Friday, August 28, 2009

Asses and Alligators

Author's note: this is a story from several years ago. I will preface this by saying that the Rottweilers herein represented are not what I would consider representative of a well-bred member of their breed. Rotties were originally working dogs, and well-bred, good-tempered and physically sound examples can certainly be found - but in my neck of the woods, there has in the past been, and to some degree still is, an unfortunate abundance of questionably-bred orthopedic disasters of foul and unstable temperament. These animals are NOT what the breed is intended to be, although fortunately their numbers are declining in favor of more judiciously-bred animals that are truer to the breed's intended characteristics.

So Friday morning I started the day out with the biggest ass of month. Always a good way to begin, I find... everyone else seems so reasonable by contrast.

First thing that morning, in comes a man who, I will faithfully report, is rather good-looking, in a media-pretty sort of way; he is, however, not nearly as good-looking as he appears to believe he is, based on his superior demeanor. But perhaps I'm being unfair; maybe he just wants the rest of us to admire how well-tanned he's managed to get the underside of his nose, and is demonstrating this by keeping it pointed up in the air at all times. At any rate, apart from his unnaturally-even tanning-bed tan, he is very buff, which he shows off by wearing sweatshirts with the sleeves torn off - which I will say makes him look like he's pretending to be a high school jock, in defiance of his actual age. This makes me think "pretty-boy", by which I mean a (thankfully uncommon) member of the male gender who believes he is God's gift to everything in the known Universe. Such people tend to walk as if they expect the air to part before them in deference to their magnificence. This is a class of men I tend to dislike, so I automatically try to compensate by being extra pleasant and cutting a big margin for some benefit of the doubt.

This client is dragging - quite literally - his puppy in on a leash. The dog is petrified; on entering the clinic he immediately sits down on his haunches, frozen in terror, and has locked all legs, absolutely rigid with panic. Rather than coax, encourage or support the dog in any way so that he can learn to move forward and cope with his fears, he guy just pulls on the leash and skids the dog along the floor. This in itself isn't the worst thing I can think of - but it does mean two things: One, that the puppy - a 40# Rottweiler mix - has not been taught to walk on a leash. And Two, that the owner has little concern for the dog's state of mind. This is a 16 week old pup, so he should both trust the owner and know how to walk on a leash by now... and if he doesn't, dragging him around by the leash is not the way to teach him either thing.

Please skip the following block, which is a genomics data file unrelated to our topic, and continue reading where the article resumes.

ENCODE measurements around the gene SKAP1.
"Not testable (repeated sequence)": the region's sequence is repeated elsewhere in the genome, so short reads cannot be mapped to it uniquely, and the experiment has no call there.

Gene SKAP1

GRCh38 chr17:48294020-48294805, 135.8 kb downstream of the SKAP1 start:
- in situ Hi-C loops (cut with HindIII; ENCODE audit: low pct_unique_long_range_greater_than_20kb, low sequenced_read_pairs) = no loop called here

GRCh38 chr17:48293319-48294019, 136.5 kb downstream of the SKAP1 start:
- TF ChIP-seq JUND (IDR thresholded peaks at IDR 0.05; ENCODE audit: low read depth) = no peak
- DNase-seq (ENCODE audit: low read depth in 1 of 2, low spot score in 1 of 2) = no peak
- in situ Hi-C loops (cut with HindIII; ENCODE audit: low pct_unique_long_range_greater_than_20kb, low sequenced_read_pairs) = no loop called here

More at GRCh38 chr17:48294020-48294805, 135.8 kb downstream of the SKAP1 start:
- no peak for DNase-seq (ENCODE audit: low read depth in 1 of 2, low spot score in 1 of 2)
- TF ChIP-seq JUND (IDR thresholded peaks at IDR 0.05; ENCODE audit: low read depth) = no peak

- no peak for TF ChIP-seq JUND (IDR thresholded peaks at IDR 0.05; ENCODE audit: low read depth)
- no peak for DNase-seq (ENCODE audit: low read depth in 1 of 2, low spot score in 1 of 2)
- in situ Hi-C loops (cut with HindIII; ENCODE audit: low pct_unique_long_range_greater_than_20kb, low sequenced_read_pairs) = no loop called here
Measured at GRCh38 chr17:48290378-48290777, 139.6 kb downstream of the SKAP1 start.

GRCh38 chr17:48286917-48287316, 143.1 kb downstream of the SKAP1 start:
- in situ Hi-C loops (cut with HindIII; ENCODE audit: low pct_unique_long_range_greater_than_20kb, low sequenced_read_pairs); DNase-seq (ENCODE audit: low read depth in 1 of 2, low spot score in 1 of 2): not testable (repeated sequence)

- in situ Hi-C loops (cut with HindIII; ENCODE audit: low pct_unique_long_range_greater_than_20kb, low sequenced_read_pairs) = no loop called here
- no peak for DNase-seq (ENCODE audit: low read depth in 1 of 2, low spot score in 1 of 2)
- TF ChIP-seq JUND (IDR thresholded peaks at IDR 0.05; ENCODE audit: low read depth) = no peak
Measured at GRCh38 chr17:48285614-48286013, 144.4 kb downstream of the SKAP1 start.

The guy hoiks him onto the table for his last set of puppy shots. The pup cowers on the table, head ducked and limbs trembling, clearly afraid of me but just as clearly uncertain of the owner, from whom he appears to be unsure of his welcome. I try to reassure the puppy, petting and talking nice, as I mention (quite mildly) to the man that he might consider puppy classes for this dog; he's clearly afraid, and puppy classes will increase his confidence and make the rest of his life much easier and less frightening for him.

"Nope," says the owner decisively. "This dog just stays home. I'm not doing any classes with him. I did that with my last dog and he died."

My eyebrows go up sharply. "He died in puppy class?" I ask in some astonishment. Having been through three puppy classes with two different instructors, I cannot imagine any scenario where a dog might die in puppy class. Puppies are generally not physically or psychologically capable of killing each other, even if an instructor or owner would allow it, and because of the nature of the class - i.e., it's likely to be full of PUPPIES - the rooms are, quite naturally, puppy-proofed.

"No, he didn't die in puppy class, but I put $1400 of training into him and then he was out tied in my yard and some kids came into the yard and shot him," he says.

"I'm awfully sorry to hear that," I say, "but that didn't have anything to do with the classes. I'm not suggesting training that extensive in this case - just a basic class to help his confidence and give him the basics."

"Thanks for you interest, but this dog is just going to stay home," the owner repeats, dismissively. I look at the puppy, who is now leaning toward me, not the owner, for comfort.

"This is a nice puppy, but he's scared," I try again, thinking that concern for the dog's well-being may sway the owner. "Because of his breed, he may be at risk for fear-biting. If he does that he could be destroyed. Puppy classes might help us avoid that."

"If he bites anyone, I'll kill him myself," the owner says. "We're not doing any training. People pay too much attention to their dogs anyway."